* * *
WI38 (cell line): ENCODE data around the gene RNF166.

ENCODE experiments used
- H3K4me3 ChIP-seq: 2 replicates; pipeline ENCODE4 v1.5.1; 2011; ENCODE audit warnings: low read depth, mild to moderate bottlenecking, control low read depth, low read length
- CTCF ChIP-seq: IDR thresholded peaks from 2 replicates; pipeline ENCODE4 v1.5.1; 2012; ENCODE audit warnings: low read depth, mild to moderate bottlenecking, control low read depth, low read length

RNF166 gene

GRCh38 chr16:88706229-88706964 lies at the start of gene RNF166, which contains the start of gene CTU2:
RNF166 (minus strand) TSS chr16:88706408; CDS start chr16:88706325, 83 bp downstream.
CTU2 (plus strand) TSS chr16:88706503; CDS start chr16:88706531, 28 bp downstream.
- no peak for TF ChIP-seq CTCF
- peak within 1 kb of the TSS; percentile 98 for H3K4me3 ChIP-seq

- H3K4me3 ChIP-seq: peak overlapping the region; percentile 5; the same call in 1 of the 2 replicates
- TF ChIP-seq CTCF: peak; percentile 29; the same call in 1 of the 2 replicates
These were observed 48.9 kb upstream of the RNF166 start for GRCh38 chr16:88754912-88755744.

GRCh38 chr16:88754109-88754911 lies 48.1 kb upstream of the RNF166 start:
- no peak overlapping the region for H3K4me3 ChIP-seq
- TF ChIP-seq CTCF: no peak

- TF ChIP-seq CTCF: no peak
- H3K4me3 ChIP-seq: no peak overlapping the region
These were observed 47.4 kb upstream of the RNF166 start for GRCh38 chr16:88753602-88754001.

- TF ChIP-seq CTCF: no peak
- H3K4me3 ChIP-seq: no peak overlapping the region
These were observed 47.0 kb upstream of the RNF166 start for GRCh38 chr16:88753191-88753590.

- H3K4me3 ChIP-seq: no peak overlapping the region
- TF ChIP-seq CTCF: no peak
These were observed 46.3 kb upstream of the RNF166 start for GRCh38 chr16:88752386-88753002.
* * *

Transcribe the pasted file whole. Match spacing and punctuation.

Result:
WI38 (cell line): ENCODE data around the gene RNF166.

ENCODE experiments used
- H3K4me3 ChIP-seq: 2 replicates; pipeline ENCODE4 v1.5.1; 2011; ENCODE audit warnings: low read depth, mild to moderate bottlenecking, control low read depth, low read length
- CTCF ChIP-seq: IDR thresholded peaks from 2 replicates; pipeline ENCODE4 v1.5.1; 2012; ENCODE audit warnings: low read depth, mild to moderate bottlenecking, control low read depth, low read length

RNF166 gene

GRCh38 chr16:88706229-88706964 lies at the start of gene RNF166, which contains the start of gene CTU2:
RNF166 (minus strand) TSS chr16:88706408; CDS start chr16:88706325, 83 bp downstream.
CTU2 (plus strand) TSS chr16:88706503; CDS start chr16:88706531, 28 bp downstream.
- no peak for TF ChIP-seq CTCF
- peak within 1 kb of the TSS; percentile 98 for H3K4me3 ChIP-seq

- H3K4me3 ChIP-seq: peak overlapping the region; percentile 5; the same call in 1 of the 2 replicates
- TF ChIP-seq CTCF: peak; percentile 29; the same call in 1 of the 2 replicates
These were observed 48.9 kb upstream of the RNF166 start for GRCh38 chr16:88754912-88755744.

GRCh38 chr16:88754109-88754911 lies 48.1 kb upstream of the RNF166 start:
- no peak overlapping the region for H3K4me3 ChIP-seq
- TF ChIP-seq CTCF: no peak

- TF ChIP-seq CTCF: no peak
- H3K4me3 ChIP-seq: no peak overlapping the region
These were observed 47.4 kb upstream of the RNF166 start for GRCh38 chr16:88753602-88754001.

- TF ChIP-seq CTCF: no peak
- H3K4me3 ChIP-seq: no peak overlapping the region
These were observed 47.0 kb upstream of the RNF166 start for GRCh38 chr16:88753191-88753590.

- H3K4me3 ChIP-seq: no peak overlapping the region
- TF ChIP-seq CTCF: no peak
These were observed 46.3 kb upstream of the RNF166 start for GRCh38 chr16:88752386-88753002.